A little flower-to-shroom action

It makes for a really great party game, too! Or rather I think it should. If everyone loves to play Karaoke Revolution and DDR at parties, why aren't they as enthusiastic about playing Jungle Beat? You break out the Karaoke mic, and suddenly everyone in the room gets peer pressured into singing Avril Lavigne, but people just kind of stare at you suspiciously when you offer the plastic drums, no matter how drunk they are. They will try it once warily, then stop with a satisfied but distasteful air. I used to assume that the unconventional interfaces were what leveled the playing field with respect to drawing in non-gamers. Now I suspect that the real difference is that Jungle Beat still presents as a video game, whereas the Revolution games feel more like interactive toys.

Punching some fruit at a pig in a tree

Variety certainly seems to be the new style in games these days, and Jungle Beat often incorporates theirs directly into the standard game world as opposed to, say, farming it out to standalone mini-games. There is an assortment of animal-flavored vehicles, focused mini-challenges within levels, varying terrain types, and the ubiquitous boss monsters. The boss monster challenges are well-designed, and unlike in the Zelda games they are not so transparently the mid-term exam for accumulated player skills. However, they do become highly demanding towards the end, stripping over half the points accumulated in the previous levels, which implies that they are intended to be played repeatedly.

Driving an oxen-flavored vehicle through the land of deadly frozen penises

All games satisfy certain fundamental psychological urges. For example, Tetris is for you people who love to convert chaos into order (the message is that you fools will ultimately fail, btw). Diablo is for Cleaners: those who like to take messy dungeons and tidy up all the monsters and treasures and clutter, leaving spare and sterile corridors in their wake. Often, games allow us to satisfy these urges completely as a substitute for the fact that we can't do so in real life, as the games provide artificial, controlled environments and player superpowers. Personally, I'm a bit of a Cleaner, and I sometimes found that Jungle Beat frustrated my completist urge: scoring in the game is essentially a function of how much you leave behind in your mad dash through the level, and I never played perfectly enough to feel satisfied that the level was adequately cleaned. I'd lie awake at night.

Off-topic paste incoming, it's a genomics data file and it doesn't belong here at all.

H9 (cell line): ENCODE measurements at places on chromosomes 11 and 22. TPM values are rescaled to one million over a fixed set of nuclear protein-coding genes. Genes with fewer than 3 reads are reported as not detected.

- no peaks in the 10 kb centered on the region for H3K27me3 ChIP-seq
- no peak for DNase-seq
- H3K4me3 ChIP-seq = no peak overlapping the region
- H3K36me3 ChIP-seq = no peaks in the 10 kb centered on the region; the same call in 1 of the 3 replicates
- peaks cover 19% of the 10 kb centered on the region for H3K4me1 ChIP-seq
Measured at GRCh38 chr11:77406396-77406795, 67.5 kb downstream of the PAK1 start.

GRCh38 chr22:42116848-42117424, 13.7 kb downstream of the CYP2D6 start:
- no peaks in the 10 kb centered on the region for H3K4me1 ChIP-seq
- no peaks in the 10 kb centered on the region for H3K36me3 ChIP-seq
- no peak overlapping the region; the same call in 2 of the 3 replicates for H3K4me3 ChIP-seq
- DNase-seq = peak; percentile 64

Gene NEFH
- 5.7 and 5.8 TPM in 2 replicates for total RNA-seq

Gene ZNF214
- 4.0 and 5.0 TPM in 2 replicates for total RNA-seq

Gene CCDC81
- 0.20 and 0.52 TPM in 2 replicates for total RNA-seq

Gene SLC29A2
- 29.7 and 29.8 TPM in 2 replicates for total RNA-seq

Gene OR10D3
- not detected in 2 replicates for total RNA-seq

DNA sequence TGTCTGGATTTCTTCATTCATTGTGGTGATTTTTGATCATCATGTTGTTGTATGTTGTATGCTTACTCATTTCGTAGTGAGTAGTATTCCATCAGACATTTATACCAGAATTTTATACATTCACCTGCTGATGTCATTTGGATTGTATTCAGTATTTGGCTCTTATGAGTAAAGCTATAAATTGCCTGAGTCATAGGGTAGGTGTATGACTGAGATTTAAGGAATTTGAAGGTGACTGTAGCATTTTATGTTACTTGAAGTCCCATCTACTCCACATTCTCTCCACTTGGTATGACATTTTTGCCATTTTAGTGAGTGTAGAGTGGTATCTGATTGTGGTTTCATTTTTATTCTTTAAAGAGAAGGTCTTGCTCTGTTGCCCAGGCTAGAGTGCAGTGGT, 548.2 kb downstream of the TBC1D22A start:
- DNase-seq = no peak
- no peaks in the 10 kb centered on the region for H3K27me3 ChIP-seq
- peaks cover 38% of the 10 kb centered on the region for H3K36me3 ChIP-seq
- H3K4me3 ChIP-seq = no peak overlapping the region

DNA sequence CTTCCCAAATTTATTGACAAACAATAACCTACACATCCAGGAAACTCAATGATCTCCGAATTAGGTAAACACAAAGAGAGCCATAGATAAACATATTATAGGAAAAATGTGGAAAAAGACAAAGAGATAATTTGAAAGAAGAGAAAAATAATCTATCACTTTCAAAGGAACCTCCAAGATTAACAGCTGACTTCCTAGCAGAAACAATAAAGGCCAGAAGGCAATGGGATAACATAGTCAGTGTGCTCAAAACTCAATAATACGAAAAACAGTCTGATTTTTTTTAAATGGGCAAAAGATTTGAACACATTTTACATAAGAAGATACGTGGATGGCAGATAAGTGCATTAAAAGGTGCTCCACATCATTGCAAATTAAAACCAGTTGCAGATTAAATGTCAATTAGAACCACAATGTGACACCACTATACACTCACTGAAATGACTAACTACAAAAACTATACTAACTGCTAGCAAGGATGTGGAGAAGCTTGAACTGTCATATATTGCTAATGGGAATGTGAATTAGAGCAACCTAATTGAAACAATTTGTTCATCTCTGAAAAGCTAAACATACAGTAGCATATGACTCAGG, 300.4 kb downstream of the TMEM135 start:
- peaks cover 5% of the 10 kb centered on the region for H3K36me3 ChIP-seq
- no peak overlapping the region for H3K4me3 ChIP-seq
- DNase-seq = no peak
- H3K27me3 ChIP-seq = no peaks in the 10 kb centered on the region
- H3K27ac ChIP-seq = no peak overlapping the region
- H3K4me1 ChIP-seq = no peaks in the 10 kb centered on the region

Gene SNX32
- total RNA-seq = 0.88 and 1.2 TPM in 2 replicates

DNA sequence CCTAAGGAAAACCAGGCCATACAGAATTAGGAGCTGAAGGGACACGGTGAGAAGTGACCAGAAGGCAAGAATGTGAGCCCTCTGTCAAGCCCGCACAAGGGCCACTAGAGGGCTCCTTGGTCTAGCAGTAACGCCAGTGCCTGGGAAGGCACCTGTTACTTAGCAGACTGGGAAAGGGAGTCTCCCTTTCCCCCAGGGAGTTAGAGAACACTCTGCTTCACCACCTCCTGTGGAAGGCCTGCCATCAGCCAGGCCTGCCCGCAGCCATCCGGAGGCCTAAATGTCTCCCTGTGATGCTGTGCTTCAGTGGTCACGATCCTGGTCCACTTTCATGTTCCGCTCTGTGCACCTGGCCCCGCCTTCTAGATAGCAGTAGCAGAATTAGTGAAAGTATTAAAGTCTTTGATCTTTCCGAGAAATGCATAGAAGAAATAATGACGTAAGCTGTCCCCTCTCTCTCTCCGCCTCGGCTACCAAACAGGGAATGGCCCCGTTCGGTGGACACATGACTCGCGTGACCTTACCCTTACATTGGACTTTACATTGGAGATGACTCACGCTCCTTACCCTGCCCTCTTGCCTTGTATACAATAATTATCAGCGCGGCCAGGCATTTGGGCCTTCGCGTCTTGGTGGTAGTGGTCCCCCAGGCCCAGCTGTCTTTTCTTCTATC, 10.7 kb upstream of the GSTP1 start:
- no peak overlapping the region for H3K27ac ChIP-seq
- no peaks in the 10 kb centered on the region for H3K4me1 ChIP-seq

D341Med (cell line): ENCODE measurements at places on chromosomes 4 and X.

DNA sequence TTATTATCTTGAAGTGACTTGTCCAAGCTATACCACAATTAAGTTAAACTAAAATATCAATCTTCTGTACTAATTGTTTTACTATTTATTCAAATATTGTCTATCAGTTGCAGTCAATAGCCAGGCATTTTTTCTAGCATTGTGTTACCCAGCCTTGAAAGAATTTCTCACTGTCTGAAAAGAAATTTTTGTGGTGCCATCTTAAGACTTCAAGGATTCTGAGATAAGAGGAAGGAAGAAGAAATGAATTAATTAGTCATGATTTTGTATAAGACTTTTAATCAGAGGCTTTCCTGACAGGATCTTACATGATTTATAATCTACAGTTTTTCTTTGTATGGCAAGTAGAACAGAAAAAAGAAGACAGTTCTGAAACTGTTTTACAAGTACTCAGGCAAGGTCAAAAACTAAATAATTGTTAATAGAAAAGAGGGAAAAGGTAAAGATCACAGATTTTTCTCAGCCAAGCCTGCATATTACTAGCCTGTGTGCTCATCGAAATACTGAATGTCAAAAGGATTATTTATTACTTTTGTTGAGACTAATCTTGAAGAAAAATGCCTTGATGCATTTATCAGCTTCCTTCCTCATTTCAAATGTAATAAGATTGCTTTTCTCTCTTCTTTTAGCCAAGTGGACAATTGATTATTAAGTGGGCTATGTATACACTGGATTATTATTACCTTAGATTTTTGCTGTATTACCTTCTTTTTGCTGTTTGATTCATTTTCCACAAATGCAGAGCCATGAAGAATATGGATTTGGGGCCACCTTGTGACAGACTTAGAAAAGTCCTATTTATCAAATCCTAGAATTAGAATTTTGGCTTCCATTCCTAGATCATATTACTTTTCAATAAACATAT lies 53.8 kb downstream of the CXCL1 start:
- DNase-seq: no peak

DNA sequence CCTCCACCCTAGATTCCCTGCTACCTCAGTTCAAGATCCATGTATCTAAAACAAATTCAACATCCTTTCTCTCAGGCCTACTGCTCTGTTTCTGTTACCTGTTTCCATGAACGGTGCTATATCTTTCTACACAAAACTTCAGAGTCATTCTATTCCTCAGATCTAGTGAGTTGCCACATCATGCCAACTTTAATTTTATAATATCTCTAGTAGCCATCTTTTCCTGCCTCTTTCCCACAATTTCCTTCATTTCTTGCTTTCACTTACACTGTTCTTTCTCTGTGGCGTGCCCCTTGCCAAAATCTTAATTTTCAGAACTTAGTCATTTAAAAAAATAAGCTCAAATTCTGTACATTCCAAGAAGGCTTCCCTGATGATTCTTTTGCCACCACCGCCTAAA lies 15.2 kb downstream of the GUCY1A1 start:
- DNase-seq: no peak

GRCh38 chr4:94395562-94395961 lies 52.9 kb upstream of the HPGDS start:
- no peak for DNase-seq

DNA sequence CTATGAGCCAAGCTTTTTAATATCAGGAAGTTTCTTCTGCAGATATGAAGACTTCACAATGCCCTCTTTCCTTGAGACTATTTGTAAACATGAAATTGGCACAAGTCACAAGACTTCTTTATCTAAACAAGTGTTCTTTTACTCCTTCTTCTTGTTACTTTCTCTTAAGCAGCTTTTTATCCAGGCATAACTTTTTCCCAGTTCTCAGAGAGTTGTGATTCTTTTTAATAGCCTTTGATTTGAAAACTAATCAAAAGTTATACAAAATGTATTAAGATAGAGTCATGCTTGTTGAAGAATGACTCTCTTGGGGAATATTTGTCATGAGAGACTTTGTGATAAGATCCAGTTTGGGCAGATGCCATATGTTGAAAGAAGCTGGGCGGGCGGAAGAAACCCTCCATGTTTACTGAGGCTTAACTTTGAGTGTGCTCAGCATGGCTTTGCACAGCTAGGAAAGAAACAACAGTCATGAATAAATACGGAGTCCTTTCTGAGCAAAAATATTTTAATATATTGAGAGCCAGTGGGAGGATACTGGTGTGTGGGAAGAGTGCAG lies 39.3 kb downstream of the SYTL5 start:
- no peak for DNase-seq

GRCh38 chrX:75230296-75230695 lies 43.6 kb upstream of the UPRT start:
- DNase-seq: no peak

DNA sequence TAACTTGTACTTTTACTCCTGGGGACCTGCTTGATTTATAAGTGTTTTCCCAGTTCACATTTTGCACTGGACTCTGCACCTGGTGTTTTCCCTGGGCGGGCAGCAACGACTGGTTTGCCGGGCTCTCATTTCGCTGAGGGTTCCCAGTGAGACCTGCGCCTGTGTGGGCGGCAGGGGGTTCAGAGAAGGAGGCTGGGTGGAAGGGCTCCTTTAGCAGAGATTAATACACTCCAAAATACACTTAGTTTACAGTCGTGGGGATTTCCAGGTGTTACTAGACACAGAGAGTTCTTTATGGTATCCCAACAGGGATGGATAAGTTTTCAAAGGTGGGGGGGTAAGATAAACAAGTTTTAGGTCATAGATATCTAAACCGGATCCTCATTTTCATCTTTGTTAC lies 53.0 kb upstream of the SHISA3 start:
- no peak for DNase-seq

How Bongo Can You Get?

If someone told me to design an innovative video game with bongos, I'd start by thinking about the aesthetic relationship between the controller and the gameplay. With Jungle Beat, you can easily substitute a standard controller, at which point the question is: what do the bongos contribute to the game experience? They certainly make it more physically active, but it's worth noting that apart from the framing fiction little about Jungle Beat is particularly "bongo-esque", which is kind of an unfortunate miss. Call me a fucking snob with jacked up expectations, as you'd be correct and I wouldn't be too offended, but still I think that's kind of important.

Perhaps DK's actions could be more effective if you play the drums along with the beat of the background music, to encourage the player to pay attention to rhythm? Maybe levels could be designed in a way that naturally leads to rhythmic drumming? Or maybe there could be mini-games or separate sections that are more about playing drums than controlling DK per se? There is a tension here between the nature of the peripheral-based gameplay and the intended audience. Specifically, since the game is intended for kids it might be too much to ask them to be rhythmically accurate on top of the other demands of the game. No one wants to come home from a brutal day at kindergarten only to have their relaxing diversion frustrate them when it was supposed to help them unwind. Still, a rhythm/action hybrid game is an interesting concept that if designed correctly could produce some great innovation. I've heard that Rez tried to pull that off, but Brian says they neglected to put in the "fun" that the kids talk so much about.


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All materials copyright 2005, Randy Smith